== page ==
[linux-elitists] CPRM talk - IBM Almaden Research Center, TODAY, Wed, Apr 4, 4pm

Karsten M. Self kmself@ix.netcom.com
Wed Apr 4 10:52:43 PDT 2001


Forwarded through a friend, just received this.

Anyone interested in attending with me?

> Computer Systems Laboratory Colloquium
> 4:15PM, Wednesday, April 4, 2001
> NEC Auditorium, Gates Computer Science Building B03
>
> Title: Content Protection for Recordable Media
>
> Speaker: Jeffrey B. Lotspiech
> IBM Almaden Research Center
>
> About the talk:
>
> Content Protection for Recordable Media, or CPRM, is a technology
> developed by IBM, Intel, Matsushita, and Toshiba to provide copy
> protection on portable media. The technology allows a recorder to
> record encrypted content, and a player to play it back, without having
> any keys in common. The media acts as a passive oracle to allow the
> different boxes to come to the same cryptographic key.  In contrast,
> previous copy protection technologies like the one used for DVD video,
> depended on shared keys between the mastering studio and the players,
> with predictable results. As soon as a 16-year-old in Norway found one
> shared key, the system was effectively broken: there was no way to
> exclude the broken key from the system without hurting too many
> innocent consumers. In contrast, CPRM can survive thousands of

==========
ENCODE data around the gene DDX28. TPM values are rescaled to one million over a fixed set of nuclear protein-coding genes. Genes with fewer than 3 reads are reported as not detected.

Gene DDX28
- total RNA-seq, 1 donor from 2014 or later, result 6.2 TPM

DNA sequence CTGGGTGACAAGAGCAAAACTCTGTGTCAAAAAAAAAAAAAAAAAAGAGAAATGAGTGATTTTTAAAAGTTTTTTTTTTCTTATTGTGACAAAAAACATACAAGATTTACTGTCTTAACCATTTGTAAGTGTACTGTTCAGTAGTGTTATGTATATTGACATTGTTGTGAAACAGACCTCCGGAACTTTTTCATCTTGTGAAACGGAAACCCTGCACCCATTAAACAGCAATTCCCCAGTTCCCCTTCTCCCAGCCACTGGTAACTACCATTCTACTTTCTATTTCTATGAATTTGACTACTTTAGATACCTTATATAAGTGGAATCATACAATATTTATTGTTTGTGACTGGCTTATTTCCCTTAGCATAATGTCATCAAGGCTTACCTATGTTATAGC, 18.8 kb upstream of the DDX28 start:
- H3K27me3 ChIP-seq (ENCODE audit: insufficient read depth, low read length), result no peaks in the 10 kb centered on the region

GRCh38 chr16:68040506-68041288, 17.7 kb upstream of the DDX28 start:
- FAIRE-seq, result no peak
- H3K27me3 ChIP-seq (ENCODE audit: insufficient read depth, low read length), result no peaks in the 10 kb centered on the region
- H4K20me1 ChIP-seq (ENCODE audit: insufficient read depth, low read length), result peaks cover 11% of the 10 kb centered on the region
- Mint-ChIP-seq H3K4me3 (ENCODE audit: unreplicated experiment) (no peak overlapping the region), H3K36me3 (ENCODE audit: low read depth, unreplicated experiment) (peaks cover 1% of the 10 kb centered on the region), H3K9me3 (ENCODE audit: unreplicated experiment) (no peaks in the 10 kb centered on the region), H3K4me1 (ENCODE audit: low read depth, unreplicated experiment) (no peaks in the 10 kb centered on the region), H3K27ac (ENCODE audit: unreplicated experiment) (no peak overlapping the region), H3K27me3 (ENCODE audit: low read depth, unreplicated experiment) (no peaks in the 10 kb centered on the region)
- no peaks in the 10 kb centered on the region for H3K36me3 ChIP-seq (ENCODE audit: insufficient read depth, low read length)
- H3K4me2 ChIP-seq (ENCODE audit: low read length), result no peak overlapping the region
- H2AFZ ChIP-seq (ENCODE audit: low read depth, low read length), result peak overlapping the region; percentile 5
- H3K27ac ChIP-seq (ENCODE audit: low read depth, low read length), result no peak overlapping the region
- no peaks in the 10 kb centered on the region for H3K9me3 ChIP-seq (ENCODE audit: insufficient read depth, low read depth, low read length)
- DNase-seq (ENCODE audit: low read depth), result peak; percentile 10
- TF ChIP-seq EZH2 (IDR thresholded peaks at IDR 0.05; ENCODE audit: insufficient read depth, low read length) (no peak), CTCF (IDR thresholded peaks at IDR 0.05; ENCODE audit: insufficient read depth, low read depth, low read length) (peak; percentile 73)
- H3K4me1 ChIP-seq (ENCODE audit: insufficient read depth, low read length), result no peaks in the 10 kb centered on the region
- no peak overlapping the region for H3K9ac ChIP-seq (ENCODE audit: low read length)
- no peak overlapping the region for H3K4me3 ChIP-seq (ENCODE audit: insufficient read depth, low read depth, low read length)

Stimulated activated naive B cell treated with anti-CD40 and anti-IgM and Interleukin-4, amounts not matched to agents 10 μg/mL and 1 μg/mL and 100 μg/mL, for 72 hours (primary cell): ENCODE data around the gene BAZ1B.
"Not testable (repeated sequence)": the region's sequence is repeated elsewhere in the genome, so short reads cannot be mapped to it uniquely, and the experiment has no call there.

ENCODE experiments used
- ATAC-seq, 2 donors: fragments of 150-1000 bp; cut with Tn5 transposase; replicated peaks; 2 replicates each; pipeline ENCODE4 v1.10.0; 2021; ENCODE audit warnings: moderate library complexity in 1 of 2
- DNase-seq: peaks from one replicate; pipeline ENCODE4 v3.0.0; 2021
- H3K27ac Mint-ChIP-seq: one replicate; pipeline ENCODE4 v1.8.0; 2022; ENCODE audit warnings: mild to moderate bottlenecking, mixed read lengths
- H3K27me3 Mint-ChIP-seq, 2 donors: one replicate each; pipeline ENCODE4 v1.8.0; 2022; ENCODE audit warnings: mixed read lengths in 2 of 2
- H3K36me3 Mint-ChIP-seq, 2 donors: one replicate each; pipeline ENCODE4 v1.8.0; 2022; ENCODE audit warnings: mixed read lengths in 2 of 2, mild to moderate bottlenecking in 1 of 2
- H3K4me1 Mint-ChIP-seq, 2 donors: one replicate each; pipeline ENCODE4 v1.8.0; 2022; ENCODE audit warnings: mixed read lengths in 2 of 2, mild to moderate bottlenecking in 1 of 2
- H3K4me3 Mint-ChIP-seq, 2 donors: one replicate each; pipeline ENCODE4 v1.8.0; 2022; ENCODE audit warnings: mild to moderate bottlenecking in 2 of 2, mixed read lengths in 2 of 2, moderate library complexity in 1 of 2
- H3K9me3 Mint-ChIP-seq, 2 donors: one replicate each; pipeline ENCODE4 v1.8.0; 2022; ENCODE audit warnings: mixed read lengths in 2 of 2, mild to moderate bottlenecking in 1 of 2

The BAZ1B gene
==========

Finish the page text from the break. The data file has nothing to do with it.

> independent attacks, and exclude millions of circumvention devices,
> without any chance of innocent consumers being affected.
>
> Recently, articles have appeared in the press that CPRM will be
> standardized on all PC hard drives. This has fueled Orwellian mages of
> a Big Brother chip on your PC that will decide whether your files are
> worthy of being copied. This is complete nonsense.  CPRM would never
> be standardized, nor have we ever proposed such a thing. CPRM strength
> is portability and interchangeability and it is mismatch for fixed
> hard drive. It is completely passive, requires no hardware, and can
> only be exploited by newly-designed applications. It cannot possibly
> affect existing files or applications. How these myths came about, and
> persist, was an object lesson for a media-naive researcher.
>
> About the speaker:
>
> Jeff Lotspiech is the manager of the Content Protection Technology
> Group at the IBM Almaden Research Center. He has a BS and MS in
> Computer Science from MIT, 1972. He has been working on content
> protection technologies, both the Internet and media, for the last six
> years

-- 
Karsten M. Self <kmself@ix.netcom.com>    http://kmself.home.netcom.com/
 What part of "Gestalt" don't you understand?       There is no K5 cabal
  http://gestalt-system.sourceforge.net/         http://www.kuro5hin.org
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